Hearts star Kevin McHattie turfs out fears over artificial pitches

Hearts defender Kevin McHattie
Hearts defender Kevin McHattie
Have your say

Kevin McHattie recalls breaking an ankle on astroturf aged 17, but he won’t hesitate in a 50-50 challenge at Palmerston Park today.

Next week he returns to the scene of that injury at Alloa, yet still won’t flinch.

Hearts’ left-back is over the trauma of a year out of football and the pain of screws and a plate being inserted in his ankle. He broke it on Alloa’s astroturf more than four years ago as a tackle left him sidelined for a full season.

Heading to play on Queen of the South’s synthetic pitch today, McHattie stressed he has no hang-ups about artificial surfaces whatsoever.

“I broke my ankle playing for Dunfermline on the astroturf at Alloa when I was just 17. Someone came in from the side and smashed me and I was out for a year,” he explained.

“I think the pitch actually came up as he slid into me and my ankles got caught underneath it. I had pins and a plate put in but they are all out now. The first time after that we played Livingston and I could actually feel the screws because of the pounding they took on the astro. So I had to get them taken out.

“It went through my head a lot back then but not now, I am over it now. I just get on with it. I have played on astro several times since then and I am happy to do so. I trained with Dunfermline on astro a number of times and that helped.

“The pitches are better now as well, the 4G surfaces are a bit longer and softer which helps the game and allows you to pass it better. And, if there’s a 50/50 going, I’ll be there.”

Experience of Queen of the South’s pitch last year will help a number of Hearts players. “We played them during pre-season [in July 2013]. It was a hard game, they kept the ball well. So we need to keep in mind that they can do that, we’ve got to defend well and catch them on the counter attack.

“It’s one of the more difficult grounds in The Championship. They have astroturf which is different from grass which will influence the game. It was brand new then, I don’t know if it’s a bit more flat now which will let us pass the ball around. But we’re looking to go there and pick up three points.

“We were down at Spartans’ astroturf on Wednesday and we have trained on our own the last few days. So we’re getting used to it. The bounce of the ball can affect the game and you have to try and keep your mistakes to a minimum. And you also want to keep your head and make sure you don’t make any stupid challenges. Because you could hurt an opponent – or hurt yourself.”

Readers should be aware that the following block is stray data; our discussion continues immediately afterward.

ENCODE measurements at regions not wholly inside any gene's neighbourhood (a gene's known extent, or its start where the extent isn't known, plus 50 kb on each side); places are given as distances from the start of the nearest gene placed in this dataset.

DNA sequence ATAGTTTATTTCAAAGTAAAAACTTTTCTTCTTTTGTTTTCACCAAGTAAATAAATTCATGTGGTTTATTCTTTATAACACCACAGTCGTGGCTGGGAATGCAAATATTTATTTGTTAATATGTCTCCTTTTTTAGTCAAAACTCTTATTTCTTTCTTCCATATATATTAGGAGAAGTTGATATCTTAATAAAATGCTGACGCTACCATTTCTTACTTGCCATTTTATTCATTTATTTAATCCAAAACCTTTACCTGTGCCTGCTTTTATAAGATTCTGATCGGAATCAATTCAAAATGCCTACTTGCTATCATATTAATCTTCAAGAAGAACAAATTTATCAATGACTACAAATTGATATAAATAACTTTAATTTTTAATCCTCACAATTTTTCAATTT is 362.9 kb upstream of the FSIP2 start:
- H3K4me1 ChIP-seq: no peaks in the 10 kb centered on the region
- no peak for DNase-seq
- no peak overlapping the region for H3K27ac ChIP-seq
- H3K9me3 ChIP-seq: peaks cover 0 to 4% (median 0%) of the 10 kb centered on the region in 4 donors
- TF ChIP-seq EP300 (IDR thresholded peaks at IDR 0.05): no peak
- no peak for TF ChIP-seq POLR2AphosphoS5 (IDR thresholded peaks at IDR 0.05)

Confidence levels are high ahead of the trip to Dumfries following a productive week for all connected with Tynecastle. Last Sunday’s 5-0 win over Livingston preceded Hibs’ win over Rangers at Ibrox on Monday night. Those two results leave Hearts six points clear at the top of the SPFL Championship.

“All the boys are flying with the result at the weekend and then the result in midweek,” said McHattie. “It is great to be six points clear and we are looking to build on that. Hibs did us a favour.

“I didn’t watch it, me and Callum [Paterson] were playing FIFA but he was keeping an eye on it on his phone. I was shocked to see them 3-0 up at half-time. I expected Rangers to come out and grab a goal or two and make it difficult which they did. But well done to Hibs. It did us a favour.”

Now the aim is to keep the chasing pack at bay and increase the gap is possible. Head coach Robbie Neilson has stressed to his squad that clean sheets are key to achieving league success. “We just look to win each game, the gaffer has us in doing video analysis every morning looking at the opposition so we can pinpoint and target their weaknesses,” revealed McHattie.

“He’s talking to the defenders all the time, stressing we need to keep clean sheets because it could go down to goal difference at the end of the season. We need to keep goals down to a minimum. Going forward we have pace, we’re strong, we’re confident, we have it all. We’re winning 4-0 and 5-0.

“In the Dumbarton game, they sat in and made it difficult for us. We came in the next morning and the gaffer showed us things we could have done better and how to break them down. Then we go out onto the pitch and keep doing it. It’s all about repetition.”